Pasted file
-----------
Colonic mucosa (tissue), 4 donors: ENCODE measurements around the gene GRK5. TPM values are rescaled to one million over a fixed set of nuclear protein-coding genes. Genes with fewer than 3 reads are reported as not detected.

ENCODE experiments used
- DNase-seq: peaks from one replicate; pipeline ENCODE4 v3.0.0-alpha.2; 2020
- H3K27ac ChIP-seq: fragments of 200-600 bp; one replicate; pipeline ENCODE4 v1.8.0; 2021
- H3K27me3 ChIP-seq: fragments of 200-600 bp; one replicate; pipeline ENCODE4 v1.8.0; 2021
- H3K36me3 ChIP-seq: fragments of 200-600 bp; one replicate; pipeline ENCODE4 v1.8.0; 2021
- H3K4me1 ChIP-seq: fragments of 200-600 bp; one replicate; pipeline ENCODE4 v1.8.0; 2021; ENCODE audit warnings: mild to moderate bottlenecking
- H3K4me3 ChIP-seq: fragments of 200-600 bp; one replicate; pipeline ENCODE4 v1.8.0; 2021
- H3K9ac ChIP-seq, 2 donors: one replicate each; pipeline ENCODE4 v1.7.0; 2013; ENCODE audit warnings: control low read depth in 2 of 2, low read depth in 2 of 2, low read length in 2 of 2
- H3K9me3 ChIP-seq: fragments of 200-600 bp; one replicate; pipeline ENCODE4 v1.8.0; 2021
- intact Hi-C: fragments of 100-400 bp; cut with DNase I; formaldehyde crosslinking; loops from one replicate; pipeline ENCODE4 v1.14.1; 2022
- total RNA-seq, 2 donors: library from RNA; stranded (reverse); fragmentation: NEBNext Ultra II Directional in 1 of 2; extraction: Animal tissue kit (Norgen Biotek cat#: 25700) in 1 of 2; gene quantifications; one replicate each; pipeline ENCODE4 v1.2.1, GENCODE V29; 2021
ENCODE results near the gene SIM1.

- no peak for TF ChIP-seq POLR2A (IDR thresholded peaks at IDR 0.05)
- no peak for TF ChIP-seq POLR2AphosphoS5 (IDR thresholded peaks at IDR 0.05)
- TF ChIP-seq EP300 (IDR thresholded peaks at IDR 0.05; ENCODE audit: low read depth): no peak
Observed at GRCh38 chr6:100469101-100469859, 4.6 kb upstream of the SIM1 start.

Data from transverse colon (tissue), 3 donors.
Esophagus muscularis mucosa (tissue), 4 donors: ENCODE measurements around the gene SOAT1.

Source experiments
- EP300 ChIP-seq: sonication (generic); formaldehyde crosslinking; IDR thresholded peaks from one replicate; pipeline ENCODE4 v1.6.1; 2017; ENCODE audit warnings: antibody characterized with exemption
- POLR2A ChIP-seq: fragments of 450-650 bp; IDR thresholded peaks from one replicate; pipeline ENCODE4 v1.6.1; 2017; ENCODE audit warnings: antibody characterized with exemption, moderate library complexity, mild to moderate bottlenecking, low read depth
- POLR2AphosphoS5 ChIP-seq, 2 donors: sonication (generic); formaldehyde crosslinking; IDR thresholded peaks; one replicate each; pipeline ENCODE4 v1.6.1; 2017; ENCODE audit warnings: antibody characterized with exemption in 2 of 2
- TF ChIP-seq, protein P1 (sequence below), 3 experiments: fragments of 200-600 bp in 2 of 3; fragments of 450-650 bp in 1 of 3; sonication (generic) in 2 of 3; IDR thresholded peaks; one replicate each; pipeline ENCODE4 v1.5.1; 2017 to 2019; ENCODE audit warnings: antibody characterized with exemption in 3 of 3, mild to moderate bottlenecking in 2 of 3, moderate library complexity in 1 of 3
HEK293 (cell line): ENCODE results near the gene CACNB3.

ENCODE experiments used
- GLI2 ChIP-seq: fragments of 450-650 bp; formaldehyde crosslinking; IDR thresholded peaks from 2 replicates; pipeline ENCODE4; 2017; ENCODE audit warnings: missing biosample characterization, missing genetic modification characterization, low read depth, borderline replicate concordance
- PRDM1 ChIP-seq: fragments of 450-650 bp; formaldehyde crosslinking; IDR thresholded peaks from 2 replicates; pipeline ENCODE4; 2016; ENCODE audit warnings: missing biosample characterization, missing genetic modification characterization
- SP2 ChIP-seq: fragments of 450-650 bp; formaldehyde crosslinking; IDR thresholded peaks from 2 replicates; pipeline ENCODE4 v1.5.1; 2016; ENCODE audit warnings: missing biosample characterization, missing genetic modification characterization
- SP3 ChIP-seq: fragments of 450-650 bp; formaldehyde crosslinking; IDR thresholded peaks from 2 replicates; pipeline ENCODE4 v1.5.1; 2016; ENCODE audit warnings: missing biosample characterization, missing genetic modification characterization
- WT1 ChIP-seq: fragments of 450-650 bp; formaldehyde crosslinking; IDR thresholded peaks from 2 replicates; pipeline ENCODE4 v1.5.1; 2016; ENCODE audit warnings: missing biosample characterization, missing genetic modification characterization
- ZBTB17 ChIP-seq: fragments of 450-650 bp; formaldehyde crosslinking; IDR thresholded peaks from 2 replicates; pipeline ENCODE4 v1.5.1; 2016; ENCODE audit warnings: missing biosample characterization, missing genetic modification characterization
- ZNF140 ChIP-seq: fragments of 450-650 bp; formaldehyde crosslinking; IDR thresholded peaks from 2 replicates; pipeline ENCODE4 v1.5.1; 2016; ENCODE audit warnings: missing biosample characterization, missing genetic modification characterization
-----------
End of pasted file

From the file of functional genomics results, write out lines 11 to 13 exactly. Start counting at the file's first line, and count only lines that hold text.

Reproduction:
- intact Hi-C: fragments of 100-400 bp; cut with DNase I; formaldehyde crosslinking; loops from one replicate; pipeline ENCODE4 v1.14.1; 2022
- total RNA-seq, 2 donors: library from RNA; stranded (reverse); fragmentation: NEBNext Ultra II Directional in 1 of 2; extraction: Animal tissue kit (Norgen Biotek cat#: 25700) in 1 of 2; gene quantifications; one replicate each; pipeline ENCODE4 v1.2.1, GENCODE V29; 2021
ENCODE results near the gene SIM1.